For the past 30 years, South By Southwest (SXSW) has attracted people from all over the world to Austin, Texas, to meet, learn and share ideas, and since 1994, SXSW Interactive has focused on cutting-edge technologies and their potential to change and improve the world.
At the 2017 SXSW Conference, one of the main themes was how technology is going to reshape the future of transportation and mobility. In particular, there were three key areas that were brought up multiple times.
Self-driving cars are now frequently spotted in U.S. cities, and many cities and states are adopting programs to test how connected vehicles can be used to tackle a wide variety of problems. For example, Wyoming has begun a program to use connected vehicles to reduce the number and severity of weather-related highway accidents, and Tampa, Fla., is exploring ways for automated vehicles to reduce morning traffic congestion and improve safety for pedestrians and motorists.
In one of the most anticipated panels at SXSW, Bill Ford, executive chairman of Ford Motor Company, spoke about the ubiquity of autonomous cars and how they will reshape cities. A century after Bill’s great grandfather, Henry Ford created the Model T, the world’s first mass-produced automobile, and changed how cities and roads were developed, Bill Ford is focused on how autonomous cars will continue that trend.
He pointed to the trend of increasing urbanization and crowding in cities and called on the industry and government to rethink and reprioritize how smart mobility will empower billions of people and will become essential to remaining economically competitive.
Freight and Logistics Optimization
The role for connected vehicles isn’t constrained to just personal automobiles, and may have even larger consequences for freight and trucking operations around the world. Currently, over 85% of goods in the United States are transported on the back of a truck at some point, and there is limited visibility into that part of the supply chain because most trucking assets aren’t currently connected to the Internet.
Greg Price, CEO of OtterLogic, a local Austin technology startup, commented that the U.S. domestic freight industry wastes billions of dollars a year through inefficiencies that could be solved through creating an intelligent, real-time inventory of trucking capacity. The byproduct of this would be that not only would freight carriers find more loads, but the social and environmental costs from truck freight, which the Congressional Budget Office estimates at $129 billion a year, would be reduced through more efficient scheduling and routing.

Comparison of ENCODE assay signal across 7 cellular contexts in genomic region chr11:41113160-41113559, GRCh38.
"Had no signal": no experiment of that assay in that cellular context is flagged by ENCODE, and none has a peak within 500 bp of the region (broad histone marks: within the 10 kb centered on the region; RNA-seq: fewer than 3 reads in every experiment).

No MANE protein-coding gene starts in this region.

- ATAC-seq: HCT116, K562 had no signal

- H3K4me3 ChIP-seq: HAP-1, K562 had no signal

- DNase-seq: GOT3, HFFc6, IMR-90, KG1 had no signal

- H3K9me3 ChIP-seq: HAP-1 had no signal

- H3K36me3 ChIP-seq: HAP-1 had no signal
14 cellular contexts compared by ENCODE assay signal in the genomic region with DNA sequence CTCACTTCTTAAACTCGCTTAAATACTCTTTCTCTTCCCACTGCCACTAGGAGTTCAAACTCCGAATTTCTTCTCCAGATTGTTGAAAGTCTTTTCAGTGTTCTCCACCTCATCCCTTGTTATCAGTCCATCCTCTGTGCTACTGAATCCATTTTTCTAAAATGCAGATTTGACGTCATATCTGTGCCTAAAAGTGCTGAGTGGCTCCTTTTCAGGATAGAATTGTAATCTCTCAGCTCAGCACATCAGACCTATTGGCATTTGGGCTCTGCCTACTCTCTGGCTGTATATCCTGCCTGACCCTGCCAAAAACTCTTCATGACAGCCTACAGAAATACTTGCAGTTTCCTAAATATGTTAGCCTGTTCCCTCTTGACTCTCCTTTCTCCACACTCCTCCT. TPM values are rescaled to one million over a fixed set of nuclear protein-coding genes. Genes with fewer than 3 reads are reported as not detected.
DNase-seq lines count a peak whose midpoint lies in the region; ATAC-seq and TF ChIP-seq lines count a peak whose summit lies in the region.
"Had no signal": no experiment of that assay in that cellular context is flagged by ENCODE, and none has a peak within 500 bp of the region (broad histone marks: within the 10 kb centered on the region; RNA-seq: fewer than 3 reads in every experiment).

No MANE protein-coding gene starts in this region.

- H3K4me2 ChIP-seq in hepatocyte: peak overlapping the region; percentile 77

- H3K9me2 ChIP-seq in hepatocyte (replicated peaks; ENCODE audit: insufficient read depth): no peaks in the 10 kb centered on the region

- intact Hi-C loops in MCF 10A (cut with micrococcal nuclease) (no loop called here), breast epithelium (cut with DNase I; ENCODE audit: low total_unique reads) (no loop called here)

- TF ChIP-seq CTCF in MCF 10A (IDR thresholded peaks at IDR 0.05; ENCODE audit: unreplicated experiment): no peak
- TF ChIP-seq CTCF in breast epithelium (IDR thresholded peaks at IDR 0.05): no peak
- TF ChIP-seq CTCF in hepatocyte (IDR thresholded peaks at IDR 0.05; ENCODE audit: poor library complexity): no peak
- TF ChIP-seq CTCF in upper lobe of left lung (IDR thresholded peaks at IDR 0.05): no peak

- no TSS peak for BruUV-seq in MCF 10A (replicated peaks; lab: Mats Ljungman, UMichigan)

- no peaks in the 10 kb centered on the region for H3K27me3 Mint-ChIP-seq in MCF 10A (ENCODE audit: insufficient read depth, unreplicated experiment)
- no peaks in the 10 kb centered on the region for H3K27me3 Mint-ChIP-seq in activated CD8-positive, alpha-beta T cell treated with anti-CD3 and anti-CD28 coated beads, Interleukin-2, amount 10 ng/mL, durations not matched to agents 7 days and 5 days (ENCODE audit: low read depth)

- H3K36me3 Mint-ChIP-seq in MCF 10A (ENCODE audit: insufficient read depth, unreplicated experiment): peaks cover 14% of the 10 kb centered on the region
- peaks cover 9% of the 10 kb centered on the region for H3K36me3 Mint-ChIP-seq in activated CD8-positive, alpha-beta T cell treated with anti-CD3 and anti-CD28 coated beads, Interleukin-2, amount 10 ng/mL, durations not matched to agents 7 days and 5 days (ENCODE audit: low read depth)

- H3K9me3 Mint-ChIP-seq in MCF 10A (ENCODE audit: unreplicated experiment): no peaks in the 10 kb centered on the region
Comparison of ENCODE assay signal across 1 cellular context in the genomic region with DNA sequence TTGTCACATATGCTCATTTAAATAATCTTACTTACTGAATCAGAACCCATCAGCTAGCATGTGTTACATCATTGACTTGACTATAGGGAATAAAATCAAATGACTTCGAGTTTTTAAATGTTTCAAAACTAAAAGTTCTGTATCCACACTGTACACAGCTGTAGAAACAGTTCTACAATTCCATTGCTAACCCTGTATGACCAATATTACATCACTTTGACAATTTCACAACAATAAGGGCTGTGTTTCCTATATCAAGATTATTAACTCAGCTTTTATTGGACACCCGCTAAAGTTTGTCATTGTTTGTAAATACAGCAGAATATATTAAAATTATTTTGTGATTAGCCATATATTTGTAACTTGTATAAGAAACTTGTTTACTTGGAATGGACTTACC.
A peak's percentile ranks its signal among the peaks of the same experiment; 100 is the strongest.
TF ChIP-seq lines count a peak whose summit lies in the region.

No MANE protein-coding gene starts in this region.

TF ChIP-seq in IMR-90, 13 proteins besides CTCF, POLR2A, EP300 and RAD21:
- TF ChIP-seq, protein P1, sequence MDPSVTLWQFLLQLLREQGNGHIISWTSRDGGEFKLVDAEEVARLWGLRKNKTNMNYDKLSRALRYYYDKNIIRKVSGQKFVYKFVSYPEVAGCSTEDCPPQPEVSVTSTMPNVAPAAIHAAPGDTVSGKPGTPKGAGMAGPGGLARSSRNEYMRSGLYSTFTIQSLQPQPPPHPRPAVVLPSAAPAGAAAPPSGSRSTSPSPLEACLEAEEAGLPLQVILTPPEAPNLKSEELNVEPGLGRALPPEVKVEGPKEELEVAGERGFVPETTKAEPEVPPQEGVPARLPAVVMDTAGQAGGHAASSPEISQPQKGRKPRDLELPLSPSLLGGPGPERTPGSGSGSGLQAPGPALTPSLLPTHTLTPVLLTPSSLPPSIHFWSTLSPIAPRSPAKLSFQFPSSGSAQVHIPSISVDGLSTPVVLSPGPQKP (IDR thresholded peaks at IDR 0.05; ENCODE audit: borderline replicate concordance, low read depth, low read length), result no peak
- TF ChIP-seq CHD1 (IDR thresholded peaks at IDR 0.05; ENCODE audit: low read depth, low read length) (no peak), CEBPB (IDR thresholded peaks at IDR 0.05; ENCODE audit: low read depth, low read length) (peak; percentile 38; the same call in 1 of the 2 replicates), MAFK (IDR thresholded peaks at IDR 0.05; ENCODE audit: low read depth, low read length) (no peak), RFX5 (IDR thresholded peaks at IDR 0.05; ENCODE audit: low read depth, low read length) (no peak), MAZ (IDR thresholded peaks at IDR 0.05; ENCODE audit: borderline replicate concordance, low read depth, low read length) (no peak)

With over 10 million trucks hauling freight across the U.S., the move to connected and autonomous trucking will take some time, but will be necessary for the U.S. to keep pace with other countries around the world, such as Germany, that are pushing ahead with advancing the industry. At an autonomous trucking event, Wolfgang Bernhard, head of Daimler’s global truck and bus division, commented, “Connected trucks will have a huge impact. They will transform transportation completely, and I promise, that when we look back in 10 years, we’ll recognize this was the turning point.”
Mapping and Imaging
The move to smart cars and trucks won’t happen in isolation, but instead will depend on several other keystone technologies, such as improved mapping and imaging software, to unlock their full potential. This technology hasn’t gone unnoticed, as Nokia recently sold its internal mapping unit, Here, to a consortium of automakers composed of BMW, Audi and Daimler.
The maps that Here creates are used by some of the world’s largest technology companies, such as Facebook, Amazon and Microsoft. Microsoft, for instance, uses Here to power Bing Maps and the maps on its mobile phones.
While the industry is still early, it is advancing rapidly, and the natural evolution of mapping and imaging technology is to eventually enable connected cars and trucks to navigate either cities or lumber yards with equal ease.
Jason Traff is a serial entrepreneur based in Austin, Texas. He’s a graduate of MIT who has started and exited several companies and now focuses on improving the freight shipping industry through software, while still guest lecturing at MIT and mentoring early-stage technology companies at the Capital Factory in downtown Austin. He's the co-founder of Otter Logic.